12-things-most-people-dont-knowAbout Lewis and Clark

  1. Lewis was born 8 months after the Boston Tea Party.
  2. Meriwether Lewis’ unusual first name was his mother’s maiden name.
  3. At the time of the expedition, “nothing moved faster than the speed of a horse,” notes historian Stephen E. Ambrose. “No human being, no manufactured item, no bushel of wheat, no side of beef…and, as far as Jefferson’s contemporaries were able to tell, nothing ever would.”
  4. Lewis and Clark set out to explore the Western two-thirds of North America—one of the few spots on earth left to discover (along with Australia, the interior of Africa, the Arctic and the Antarctic).
  5. Lewis delivered President Jefferson’s first State of the Union Address to Congress. (He was then the president’s personal secretary; Jefferson disliked giving speeches.)
  6. As the expedition set out, its map had only three certainties: St. Louis, the Mandan villages on the upper Missouri River and the latitude/longitude of the mouth of the Columbia River. Everything else was considered terra incognita.
  7. To this day, nobody knows exactly what went into “portable soup,” but Lewis so believed in its nutritive value, he spent $289.50 to buy 193 pounds of the stuff—more than he originally estimated for his instruments, arms and ammunition.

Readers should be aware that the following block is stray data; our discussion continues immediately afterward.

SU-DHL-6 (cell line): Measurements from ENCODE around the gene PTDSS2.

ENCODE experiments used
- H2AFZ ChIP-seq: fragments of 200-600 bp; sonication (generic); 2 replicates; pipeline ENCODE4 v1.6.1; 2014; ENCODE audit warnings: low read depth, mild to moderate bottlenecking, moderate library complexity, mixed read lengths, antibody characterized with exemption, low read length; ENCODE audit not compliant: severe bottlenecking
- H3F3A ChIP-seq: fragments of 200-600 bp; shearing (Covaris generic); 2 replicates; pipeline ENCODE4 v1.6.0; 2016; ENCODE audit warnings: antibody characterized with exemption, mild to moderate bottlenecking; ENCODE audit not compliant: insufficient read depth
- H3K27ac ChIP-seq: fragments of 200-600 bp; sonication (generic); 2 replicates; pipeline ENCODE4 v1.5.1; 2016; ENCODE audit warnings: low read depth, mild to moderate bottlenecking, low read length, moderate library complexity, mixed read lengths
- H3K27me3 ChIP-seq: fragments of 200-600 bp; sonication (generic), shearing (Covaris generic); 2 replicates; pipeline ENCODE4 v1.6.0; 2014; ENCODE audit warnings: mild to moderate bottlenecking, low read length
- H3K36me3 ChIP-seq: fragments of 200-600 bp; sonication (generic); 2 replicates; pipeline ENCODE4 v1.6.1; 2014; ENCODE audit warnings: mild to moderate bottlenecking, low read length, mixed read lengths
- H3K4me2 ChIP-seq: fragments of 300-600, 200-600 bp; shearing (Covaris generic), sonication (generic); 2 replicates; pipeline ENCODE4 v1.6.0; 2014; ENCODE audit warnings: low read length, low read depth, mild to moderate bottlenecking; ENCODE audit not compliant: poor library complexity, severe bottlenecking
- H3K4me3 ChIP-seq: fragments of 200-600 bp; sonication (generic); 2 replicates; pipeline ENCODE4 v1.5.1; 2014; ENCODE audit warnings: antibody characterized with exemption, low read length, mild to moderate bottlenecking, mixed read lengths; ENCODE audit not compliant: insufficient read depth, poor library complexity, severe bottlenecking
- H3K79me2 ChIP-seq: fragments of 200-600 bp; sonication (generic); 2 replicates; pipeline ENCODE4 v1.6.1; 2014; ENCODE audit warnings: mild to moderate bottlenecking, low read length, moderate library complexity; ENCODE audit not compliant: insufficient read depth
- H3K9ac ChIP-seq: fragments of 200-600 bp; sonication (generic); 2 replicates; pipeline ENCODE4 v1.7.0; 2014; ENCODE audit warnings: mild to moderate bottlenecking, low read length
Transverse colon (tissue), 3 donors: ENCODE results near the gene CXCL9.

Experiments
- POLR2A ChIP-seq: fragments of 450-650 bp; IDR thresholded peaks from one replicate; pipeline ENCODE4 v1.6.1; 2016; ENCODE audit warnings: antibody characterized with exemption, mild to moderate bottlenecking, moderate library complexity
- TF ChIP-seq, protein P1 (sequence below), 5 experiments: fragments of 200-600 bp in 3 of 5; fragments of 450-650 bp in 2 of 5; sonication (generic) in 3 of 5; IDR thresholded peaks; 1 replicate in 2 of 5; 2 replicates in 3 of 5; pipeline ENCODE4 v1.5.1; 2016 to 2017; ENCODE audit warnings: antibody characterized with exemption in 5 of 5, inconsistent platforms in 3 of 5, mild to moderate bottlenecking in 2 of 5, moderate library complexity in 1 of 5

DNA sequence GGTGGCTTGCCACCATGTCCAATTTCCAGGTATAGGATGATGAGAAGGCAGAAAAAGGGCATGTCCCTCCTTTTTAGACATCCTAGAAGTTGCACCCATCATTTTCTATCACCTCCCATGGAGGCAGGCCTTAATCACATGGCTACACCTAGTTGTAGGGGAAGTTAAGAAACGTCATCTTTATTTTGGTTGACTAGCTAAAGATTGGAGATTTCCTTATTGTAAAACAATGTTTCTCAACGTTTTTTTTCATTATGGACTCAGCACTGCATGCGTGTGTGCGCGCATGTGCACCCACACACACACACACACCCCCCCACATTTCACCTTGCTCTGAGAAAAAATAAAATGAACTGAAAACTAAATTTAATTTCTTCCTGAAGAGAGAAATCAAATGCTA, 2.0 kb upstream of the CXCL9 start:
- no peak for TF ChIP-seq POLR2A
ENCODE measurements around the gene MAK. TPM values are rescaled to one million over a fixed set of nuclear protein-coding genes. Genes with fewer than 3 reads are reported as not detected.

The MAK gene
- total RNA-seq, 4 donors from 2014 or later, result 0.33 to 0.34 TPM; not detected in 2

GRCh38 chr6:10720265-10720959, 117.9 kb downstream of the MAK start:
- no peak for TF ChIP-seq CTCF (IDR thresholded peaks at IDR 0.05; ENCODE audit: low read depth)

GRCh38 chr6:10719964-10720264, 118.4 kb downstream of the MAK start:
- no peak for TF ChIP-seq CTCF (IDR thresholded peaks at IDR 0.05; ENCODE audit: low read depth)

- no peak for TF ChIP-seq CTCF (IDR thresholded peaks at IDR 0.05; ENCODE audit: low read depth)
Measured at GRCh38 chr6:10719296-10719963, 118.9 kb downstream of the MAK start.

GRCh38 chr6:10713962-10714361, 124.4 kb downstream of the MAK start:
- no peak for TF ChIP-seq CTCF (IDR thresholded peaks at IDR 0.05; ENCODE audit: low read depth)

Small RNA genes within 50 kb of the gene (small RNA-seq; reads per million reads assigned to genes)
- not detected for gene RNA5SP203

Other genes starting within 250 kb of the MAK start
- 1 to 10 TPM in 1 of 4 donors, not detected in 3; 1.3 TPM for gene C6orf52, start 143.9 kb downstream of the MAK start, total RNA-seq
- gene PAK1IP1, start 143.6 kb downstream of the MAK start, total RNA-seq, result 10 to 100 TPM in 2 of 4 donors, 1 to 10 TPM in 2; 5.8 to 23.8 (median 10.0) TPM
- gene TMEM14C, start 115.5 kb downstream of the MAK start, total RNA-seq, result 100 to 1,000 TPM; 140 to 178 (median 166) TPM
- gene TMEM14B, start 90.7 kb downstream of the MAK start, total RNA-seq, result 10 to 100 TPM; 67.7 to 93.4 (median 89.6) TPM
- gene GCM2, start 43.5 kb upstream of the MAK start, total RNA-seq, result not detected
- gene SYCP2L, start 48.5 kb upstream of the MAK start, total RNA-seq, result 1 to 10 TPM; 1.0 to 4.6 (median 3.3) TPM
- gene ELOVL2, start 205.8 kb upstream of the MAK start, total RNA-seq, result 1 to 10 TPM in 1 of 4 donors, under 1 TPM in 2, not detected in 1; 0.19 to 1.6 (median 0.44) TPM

8. Lewis paid a princely $20 for his black Newfoundland dog, which he named Seaman, and refused to eat when things got rough.
  9. When they returned to St. Louis, Lewis and Clark sold their surplus items at an auction—rifles, powder horns, kettles, axes—making $408.62.
  10. Lewis greeted each new tribe with a long speech that began, “Children, we have been sent by the great Chief of the Seventeen great nations of America…”
  11. President Jefferson believed that prehistoric animals still lived in the unexplored areas of the West.
  12. Sacagawea and York—Clark’s black slave—were given the rank of sergeant in the U.S. Army by an act of Congress in 2000.


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